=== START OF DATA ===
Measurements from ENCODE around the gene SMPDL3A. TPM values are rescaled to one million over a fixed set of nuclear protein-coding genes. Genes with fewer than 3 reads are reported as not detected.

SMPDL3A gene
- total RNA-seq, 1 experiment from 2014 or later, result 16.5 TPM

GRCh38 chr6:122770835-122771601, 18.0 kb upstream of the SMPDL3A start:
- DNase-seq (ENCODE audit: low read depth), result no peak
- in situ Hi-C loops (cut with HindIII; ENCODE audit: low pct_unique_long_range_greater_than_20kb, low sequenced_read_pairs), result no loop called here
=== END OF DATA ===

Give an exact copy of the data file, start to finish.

Measurements from ENCODE around the gene SMPDL3A. TPM values are rescaled to one million over a fixed set of nuclear protein-coding genes. Genes with fewer than 3 reads are reported as not detected.

SMPDL3A gene
- total RNA-seq, 1 experiment from 2014 or later, result 16.5 TPM

GRCh38 chr6:122770835-122771601, 18.0 kb upstream of the SMPDL3A start:
- DNase-seq (ENCODE audit: low read depth), result no peak
- in situ Hi-C loops (cut with HindIII; ENCODE audit: low pct_unique_long_range_greater_than_20kb, low sequenced_read_pairs), result no loop called here